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Corruption watchdog demands investigation into harassment of USDA workers researching GMOs

Scientific corruption

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(NaturalNews) An anti-corruption public watchdog group has sent letters to the chairmen and ranking members of House and Senate agriculture committees in Washington, as well as the Department of Agriculture's inspector general, requesting an investigation regarding an alleged cover-up by agri- and biotech giant Monsanto.

In addition, the Oakland, California-based group, U.S. Right to Know (USRTK), is requesting a investigation into whether USDA scientists who don't kowtow to the pro-genetically modified organism school of thought pushed by the biotech colossus are being harassed when the results of their scientific work don't jibe with the GMO party line.

As reported by Corporate Crime Reporter, in recent days another organization, Public Employees for Environmental Responsibility, or PEER, alleged that USDA scientists are subject to pressure and retaliation from managers for producing any research that could run afoul of agribusiness interests.

Intimidation, disapproval, punishment

PEER officials filed a rulemaking petition that seeks to "strengthen the USDA Scientific Integrity Policy. As noted in a PEER press release:

Adopted in 2013 under a directive from President Obama, the USDA Scientific Integrity Policy declares that its purpose is "to ensure the highest level of integrity in all aspects" of agency scientific endeavors. But PEER contends the policy falls far short of this goal, pointing, for example, at a vague gag order constraining any scientific work with policy implications:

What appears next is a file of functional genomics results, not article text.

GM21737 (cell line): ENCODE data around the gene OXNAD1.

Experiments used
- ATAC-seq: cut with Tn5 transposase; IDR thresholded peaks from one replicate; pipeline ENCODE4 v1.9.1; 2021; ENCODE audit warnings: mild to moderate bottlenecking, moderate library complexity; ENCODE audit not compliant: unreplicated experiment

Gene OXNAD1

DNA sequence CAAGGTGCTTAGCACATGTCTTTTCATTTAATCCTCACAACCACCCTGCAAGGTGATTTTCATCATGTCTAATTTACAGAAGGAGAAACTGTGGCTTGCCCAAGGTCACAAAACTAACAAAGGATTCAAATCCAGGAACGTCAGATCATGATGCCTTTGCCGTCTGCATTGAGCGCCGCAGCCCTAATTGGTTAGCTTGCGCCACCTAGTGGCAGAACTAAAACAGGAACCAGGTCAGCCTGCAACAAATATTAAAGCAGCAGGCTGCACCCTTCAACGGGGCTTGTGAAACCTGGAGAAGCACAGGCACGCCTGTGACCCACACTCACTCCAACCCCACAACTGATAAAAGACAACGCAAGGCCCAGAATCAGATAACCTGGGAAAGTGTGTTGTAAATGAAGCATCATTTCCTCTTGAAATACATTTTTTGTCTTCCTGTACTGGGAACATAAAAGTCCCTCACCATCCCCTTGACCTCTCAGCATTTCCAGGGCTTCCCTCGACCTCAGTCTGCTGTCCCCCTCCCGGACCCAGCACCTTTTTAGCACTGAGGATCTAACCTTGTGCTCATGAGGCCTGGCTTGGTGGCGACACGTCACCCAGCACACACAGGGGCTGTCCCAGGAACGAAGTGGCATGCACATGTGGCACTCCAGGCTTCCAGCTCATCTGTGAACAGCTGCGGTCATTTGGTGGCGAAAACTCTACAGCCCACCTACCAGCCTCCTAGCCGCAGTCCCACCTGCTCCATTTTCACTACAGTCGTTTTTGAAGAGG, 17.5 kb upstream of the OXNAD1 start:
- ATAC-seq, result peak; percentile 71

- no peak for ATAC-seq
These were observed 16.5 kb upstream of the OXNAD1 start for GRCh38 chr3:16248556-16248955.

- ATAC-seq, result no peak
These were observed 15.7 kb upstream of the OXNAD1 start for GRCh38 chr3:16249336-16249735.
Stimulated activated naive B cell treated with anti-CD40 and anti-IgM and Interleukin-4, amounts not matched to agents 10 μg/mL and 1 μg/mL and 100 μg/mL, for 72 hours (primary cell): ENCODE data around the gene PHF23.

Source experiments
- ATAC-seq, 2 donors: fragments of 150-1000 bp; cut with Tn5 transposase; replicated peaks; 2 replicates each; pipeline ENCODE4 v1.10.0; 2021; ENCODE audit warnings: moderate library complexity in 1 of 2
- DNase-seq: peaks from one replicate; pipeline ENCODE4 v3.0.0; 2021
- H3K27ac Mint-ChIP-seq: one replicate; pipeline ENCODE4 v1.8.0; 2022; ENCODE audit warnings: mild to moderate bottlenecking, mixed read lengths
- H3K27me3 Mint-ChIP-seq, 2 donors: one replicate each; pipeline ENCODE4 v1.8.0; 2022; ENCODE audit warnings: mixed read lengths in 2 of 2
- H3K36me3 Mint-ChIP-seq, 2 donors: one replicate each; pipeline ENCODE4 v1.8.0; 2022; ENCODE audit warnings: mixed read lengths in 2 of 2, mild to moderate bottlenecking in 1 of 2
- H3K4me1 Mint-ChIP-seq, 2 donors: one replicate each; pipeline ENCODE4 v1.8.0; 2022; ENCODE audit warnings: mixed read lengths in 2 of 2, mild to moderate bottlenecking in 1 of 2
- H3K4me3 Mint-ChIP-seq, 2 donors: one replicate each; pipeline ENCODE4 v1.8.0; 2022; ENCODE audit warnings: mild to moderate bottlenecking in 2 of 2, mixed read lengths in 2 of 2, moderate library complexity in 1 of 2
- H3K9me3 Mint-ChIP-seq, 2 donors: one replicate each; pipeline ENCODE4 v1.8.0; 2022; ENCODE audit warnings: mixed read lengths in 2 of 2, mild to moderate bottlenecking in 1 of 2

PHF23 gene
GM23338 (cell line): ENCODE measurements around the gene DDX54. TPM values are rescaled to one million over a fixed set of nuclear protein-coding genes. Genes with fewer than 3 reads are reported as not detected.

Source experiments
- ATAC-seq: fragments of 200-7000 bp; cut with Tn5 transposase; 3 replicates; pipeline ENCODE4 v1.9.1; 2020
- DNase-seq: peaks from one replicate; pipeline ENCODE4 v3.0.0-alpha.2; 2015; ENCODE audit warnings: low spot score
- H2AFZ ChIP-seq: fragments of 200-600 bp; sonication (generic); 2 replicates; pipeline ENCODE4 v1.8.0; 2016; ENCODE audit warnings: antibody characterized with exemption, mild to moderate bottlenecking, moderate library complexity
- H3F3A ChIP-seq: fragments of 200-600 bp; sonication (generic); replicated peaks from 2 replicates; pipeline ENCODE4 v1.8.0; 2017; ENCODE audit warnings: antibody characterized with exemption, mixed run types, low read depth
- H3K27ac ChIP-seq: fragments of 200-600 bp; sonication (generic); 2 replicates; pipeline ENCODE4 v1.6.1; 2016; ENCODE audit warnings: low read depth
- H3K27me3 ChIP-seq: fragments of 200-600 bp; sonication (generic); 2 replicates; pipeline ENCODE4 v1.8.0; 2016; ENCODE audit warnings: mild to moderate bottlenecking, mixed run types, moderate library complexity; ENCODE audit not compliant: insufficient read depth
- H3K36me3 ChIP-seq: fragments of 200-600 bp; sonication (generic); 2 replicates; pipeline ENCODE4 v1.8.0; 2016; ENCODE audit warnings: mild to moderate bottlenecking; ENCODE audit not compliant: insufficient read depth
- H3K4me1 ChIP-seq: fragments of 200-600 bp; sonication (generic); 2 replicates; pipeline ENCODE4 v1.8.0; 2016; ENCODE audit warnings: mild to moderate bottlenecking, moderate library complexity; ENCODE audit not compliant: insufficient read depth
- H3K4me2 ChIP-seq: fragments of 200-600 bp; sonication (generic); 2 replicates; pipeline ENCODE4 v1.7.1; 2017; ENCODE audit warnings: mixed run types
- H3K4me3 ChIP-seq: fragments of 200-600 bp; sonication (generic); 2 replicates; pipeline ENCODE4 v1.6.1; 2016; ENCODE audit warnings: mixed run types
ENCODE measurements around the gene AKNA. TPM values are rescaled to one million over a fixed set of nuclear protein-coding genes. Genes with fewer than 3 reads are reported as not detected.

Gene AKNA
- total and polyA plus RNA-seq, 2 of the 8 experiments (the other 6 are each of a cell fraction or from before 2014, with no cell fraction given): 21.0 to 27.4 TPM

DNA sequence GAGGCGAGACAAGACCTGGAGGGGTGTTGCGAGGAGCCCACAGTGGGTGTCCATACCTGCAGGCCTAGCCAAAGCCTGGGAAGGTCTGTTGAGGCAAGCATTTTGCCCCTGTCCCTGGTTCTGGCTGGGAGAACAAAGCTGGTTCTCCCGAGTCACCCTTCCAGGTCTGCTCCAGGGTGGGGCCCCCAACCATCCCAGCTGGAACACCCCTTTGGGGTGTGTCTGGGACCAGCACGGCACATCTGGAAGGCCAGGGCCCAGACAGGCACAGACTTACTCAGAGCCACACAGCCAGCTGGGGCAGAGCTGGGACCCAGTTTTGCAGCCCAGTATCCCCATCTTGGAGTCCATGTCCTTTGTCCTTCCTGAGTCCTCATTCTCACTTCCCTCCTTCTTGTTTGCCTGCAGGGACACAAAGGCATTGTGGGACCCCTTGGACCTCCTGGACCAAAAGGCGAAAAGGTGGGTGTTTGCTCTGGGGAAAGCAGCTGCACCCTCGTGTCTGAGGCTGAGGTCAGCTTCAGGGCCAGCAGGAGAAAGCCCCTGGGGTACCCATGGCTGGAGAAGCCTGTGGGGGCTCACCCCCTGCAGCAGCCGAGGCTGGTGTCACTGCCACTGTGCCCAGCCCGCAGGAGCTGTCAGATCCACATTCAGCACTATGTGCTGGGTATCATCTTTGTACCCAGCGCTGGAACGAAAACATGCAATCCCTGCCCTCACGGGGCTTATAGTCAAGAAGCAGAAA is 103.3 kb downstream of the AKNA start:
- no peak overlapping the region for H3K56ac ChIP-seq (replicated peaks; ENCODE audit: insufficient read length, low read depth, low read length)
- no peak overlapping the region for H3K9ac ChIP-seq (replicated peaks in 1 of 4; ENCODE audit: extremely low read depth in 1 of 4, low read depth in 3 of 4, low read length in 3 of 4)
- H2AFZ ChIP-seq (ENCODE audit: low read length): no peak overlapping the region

"...scientists should refrain from making statements that could be construed as being judgments of or recommendations on USDA or any other federal government policy, either intentionally or inadvertently."

PEER Executive Director Jeff Ruch said his organization had gotten reports regarding treatment of USDA scientists; he said some have been ordered to retract studies, dilute scientific findings, take their names off of authorship of studies and endure a myriad of delays in the approval of papers for publication that managers had deemed controversial.

In addition, scientists identified in complaints lodged by the bio-agri-business industry often found themselves subjected to investigations, disapproval of what once were routine requests, disciplinary actions for minor rule infractions and intimidation from managers who were more concerned with making "stakeholders" happy.

"A largely invisible and toothless Scientific Integrity Policy enables corporate influence over critical USDA scientific research decisions," said Ruch, adding that the USDA policy pledges a web site that displays case-specific and other information, though no such site exists. "USDA's scientific integrity program is like a black hole, allowing no information to escape and no light to penetrate."

If the allegations are accurate, it's a big deal, say USRTK officials.

"No reason scientists should be targeted"

"If true, this is a major scandal at USDA," spokesman Gary Ruskin said, as quoted by Corporate Crime Reporter. "It is not the proper role of the USDA to engage in a cover up for Monsanto or other agrichemical companies.

"It is intolerable that the agribusiness and agrichemical should be able to interfere with USDA scientists and their work," Ruskin continued. "Those scientists work for the public, not Monsanto nor the agrichemical industry. They must be fully insulated from the political pressure of the agribusiness and agrichemical industries.

"It is crucial to the public interest that they do their work without industry harassment or obstruction. The integrity of the USDA is at stake," he concluded.

USRTK officials said the letters seek to urge House and Senate agriculture committee members, as well as the USDA inspector general, to conduct full investigations into alleged corporate influence in the science being generated by the department, and to publicly release any evidence of undue industry influence or malfeasance, as well as ensuring that such interference does not happen again.

"There is no reason why USDA scientists should labor under safeguards far inferior to those extended to their colleagues working inside other agencies," Ruch said. "To earn public credibility for its scientific work, USDA needs to spell out procedures by which political influences can be policed and scientists protected while allowing outside review of its handling of allegations and disagreements."





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